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Sign Language Studies

American Annals of the Deaf

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Deaf Identities in the Making: Local Lives, Transnational Connections

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She tolerated the distress for such a long time, however, because of the possibilities of getting a job in a deaf workplace in the future. “Yes, I got the job. I feel very comfortable because I am surrounded by sign language the whole working day. I have deaf colleagues, the patients are deaf, and most people around sign.”

Unrestrained signed communication is one of the cherished aspects of Hilde’s life at present, a practice that she fully engages in at work. However, this is not an all-encompassing aspect of life:

I cannot fancy living twenty-four hours a day with deaf persons only. This is because I want to develop other aspects of myself. Hearing and deaf people think differently. Hearing persons get more information through the media and deaf persons lose a lot. So I feel that I can mature more by being with hearing persons as well. Besides, I have hearing children and I feel comfortable in keeping up with them and their world. The best thing is to alternate and enjoy the best of both worlds. But I must admit that I identify myself as deaf. That’s where I really feel at home.

Trouble Within: The Sense of Imprisonment

Her troublesome route to adult life as a (now) self-defined and proud deaf woman has not led her to isolate herself from the hearing world. Having three hearing children, she constantly engages with this world. Because of this involvement, she has a lot of comments, which often include harsh critiques of the hearing majority’s insensitivity toward deaf people. However, on the other side, her experiences in the Deaf environment are not strictly harmonious. Even though she is proud of being deaf and works hard to improve the conditions for deaf people in society, she is critical about what she coins “extremist tendencies” in the deaf struggle:

I can’t stand it when someone tells me what to think, what the right answers to certain questions are, and so on. I have experienced this attitude, not only from representatives of the hearing majority, but also from deaf persons. At Ål Deaf College, there are certain persons that seem to be brainwashed or something similar. My own observation of that place and the “Ålings” (“ålingene”), as I call them, is that they are shortsighted and some just keep repeating the phrase: “Be deaf conscious!” This means using the “right” signs, and that hearing persons should behave on the deaf persons’ terms. There was a conflict between one of the teachers at Ål and myself. He told me that my signing was wrong and I reacted. Nobody has the right to say that this is right and that is wrong. “If you had stayed here one year,” he continued, “you would have become deaf conscious.” That is bullshit.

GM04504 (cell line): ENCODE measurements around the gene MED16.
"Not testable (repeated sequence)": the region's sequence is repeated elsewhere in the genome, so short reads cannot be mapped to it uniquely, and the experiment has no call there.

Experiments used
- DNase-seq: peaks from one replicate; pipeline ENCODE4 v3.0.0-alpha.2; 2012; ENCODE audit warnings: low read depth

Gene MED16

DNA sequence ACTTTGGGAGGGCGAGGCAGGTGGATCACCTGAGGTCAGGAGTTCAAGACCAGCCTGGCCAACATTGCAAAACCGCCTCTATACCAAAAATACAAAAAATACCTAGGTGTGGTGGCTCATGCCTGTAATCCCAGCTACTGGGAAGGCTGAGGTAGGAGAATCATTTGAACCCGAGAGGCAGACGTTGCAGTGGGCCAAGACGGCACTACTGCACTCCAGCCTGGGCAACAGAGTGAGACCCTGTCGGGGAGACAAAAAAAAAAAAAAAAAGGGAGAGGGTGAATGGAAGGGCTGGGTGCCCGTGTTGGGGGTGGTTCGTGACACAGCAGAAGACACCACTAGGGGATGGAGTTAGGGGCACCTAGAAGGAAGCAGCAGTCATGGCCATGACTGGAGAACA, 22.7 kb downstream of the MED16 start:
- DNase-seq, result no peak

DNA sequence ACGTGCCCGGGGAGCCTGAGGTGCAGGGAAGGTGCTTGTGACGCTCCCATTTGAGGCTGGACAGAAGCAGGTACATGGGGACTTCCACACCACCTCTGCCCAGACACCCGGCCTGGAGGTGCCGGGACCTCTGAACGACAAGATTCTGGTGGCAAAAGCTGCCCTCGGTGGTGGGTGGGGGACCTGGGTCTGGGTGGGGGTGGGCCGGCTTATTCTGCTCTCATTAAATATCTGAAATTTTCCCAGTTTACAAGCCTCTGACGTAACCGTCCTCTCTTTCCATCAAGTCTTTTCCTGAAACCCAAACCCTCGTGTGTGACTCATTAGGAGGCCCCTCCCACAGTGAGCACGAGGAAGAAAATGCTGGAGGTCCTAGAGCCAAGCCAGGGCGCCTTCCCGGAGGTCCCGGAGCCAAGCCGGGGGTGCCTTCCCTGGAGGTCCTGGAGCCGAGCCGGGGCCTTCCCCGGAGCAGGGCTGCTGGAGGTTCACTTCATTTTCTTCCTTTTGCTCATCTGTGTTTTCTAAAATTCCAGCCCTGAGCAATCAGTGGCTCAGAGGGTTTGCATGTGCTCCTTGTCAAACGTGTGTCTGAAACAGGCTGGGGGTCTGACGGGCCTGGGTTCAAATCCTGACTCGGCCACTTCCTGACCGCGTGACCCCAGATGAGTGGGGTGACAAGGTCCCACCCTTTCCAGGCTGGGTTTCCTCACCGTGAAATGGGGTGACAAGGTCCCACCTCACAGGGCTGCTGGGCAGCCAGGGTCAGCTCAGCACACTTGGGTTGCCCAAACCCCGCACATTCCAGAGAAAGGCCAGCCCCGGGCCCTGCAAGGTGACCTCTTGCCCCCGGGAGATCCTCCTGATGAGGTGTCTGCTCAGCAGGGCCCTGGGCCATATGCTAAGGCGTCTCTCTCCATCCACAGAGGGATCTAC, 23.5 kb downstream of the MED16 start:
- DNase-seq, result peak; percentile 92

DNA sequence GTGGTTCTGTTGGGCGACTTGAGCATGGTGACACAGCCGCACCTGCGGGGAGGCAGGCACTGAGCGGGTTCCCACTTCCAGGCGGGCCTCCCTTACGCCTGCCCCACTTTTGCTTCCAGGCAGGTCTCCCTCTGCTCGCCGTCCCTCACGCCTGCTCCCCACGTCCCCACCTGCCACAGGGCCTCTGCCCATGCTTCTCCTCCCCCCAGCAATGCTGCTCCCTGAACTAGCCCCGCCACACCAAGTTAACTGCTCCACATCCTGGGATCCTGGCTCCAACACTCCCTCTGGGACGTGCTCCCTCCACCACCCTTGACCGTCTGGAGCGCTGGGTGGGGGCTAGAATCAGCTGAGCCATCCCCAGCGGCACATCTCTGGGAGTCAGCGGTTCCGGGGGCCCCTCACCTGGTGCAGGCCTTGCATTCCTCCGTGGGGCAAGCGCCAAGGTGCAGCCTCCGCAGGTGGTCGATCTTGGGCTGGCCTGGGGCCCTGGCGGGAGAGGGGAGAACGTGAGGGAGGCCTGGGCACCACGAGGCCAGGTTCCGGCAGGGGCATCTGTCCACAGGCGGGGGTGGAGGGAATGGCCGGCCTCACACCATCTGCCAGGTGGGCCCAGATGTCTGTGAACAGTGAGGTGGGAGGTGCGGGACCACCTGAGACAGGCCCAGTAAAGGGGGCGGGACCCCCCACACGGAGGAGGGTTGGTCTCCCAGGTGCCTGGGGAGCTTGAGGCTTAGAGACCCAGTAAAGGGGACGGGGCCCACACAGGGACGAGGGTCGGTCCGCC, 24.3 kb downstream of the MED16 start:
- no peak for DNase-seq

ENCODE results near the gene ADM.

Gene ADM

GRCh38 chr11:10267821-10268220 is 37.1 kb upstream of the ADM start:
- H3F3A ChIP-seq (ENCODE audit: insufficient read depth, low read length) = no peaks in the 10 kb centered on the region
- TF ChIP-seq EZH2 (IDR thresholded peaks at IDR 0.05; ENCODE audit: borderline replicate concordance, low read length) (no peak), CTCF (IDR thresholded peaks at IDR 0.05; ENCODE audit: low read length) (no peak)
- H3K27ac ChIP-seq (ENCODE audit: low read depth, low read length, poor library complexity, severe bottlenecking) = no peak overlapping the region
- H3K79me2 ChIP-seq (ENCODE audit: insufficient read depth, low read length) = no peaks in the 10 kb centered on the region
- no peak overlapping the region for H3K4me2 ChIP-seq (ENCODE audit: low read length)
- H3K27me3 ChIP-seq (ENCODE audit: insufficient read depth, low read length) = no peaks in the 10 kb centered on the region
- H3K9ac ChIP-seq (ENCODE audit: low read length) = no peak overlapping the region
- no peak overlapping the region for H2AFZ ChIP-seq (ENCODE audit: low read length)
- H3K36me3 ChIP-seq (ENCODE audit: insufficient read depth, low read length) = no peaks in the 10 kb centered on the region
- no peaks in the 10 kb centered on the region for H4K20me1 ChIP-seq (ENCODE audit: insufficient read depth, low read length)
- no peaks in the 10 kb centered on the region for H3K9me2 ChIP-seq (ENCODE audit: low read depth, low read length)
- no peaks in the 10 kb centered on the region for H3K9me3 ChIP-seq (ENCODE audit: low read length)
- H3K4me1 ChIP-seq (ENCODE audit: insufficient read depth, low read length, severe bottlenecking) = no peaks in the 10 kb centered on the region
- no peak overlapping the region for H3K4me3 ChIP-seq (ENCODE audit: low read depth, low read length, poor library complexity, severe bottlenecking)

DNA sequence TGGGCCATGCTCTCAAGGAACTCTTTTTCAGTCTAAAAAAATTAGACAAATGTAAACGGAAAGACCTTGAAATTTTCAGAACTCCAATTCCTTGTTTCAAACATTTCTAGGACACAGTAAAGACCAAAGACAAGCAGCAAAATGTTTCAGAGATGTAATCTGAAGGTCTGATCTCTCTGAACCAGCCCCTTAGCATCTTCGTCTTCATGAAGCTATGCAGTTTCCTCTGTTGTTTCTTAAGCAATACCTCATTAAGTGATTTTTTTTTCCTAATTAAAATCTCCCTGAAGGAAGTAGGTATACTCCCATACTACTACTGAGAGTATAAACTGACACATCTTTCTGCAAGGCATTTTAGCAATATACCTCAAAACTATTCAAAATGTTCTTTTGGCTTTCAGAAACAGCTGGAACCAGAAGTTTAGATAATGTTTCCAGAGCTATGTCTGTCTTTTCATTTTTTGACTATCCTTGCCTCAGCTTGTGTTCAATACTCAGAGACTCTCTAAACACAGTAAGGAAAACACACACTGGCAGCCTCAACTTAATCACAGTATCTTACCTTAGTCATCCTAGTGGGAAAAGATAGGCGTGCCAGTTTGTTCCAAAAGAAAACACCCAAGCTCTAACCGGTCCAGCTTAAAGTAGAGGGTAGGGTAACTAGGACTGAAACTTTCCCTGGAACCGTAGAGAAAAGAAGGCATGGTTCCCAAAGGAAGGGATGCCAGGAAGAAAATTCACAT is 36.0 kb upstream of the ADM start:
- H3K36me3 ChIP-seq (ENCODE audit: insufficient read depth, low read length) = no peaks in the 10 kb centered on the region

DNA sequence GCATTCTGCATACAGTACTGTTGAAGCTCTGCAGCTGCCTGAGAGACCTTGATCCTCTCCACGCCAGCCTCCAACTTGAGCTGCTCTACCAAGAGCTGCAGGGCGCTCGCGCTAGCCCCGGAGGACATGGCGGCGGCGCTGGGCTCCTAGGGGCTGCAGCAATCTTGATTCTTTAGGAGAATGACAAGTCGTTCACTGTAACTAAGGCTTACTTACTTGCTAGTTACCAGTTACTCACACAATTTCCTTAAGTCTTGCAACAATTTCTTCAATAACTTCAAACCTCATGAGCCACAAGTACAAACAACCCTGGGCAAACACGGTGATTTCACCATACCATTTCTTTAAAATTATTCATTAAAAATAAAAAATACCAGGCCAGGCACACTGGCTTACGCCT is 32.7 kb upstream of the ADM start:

She has a lot to tell about this “bullshit,” including the following incident:

There was a hearing man staying at Ål in order to learn sign language. We had a long chat where I used my voice. Suddenly a deaf man appears telling us,“Here we shall use the sign language, exclusively!” I thought, “Wow, don’t we live in a free country?” I really want to decide such things for myself. In search of the best way to promote a dialogue, I sometimes prefer to use my voice. I became frustrated and felt imprisoned at Ål after that incident. It felt like being sentenced to use sign language. I tried to discuss the issue at Ål, but this caused a violent argument. People coming from outside Ål had some nuances and understood what I meant, but the “Ålings” were so fixed. Perhaps the reason is that Ål is located high in the mountains in isolation. The phenomenon frightens me, and I cannot even think of living there or in any other isolated deaf environment.

The college at Ål is one of the few places where deafness is the rule and where sign language has a dominant position. Furthermore, it is an important transnational and translocal deaf gathering spot, and one of the sites for the spread of “Deaf consciousness” and cultural awareness in Norway. These aspects came into focus in the 1980s when sign language was replacing the “old” sign-plus-speech philosophy and a new sense of pride was emerging. All adult members of the Deaf community in Norway relate to this site in emotionally charged but different ways. Some just love the place, whereas others, such as Hilde, have mixed sentiments.

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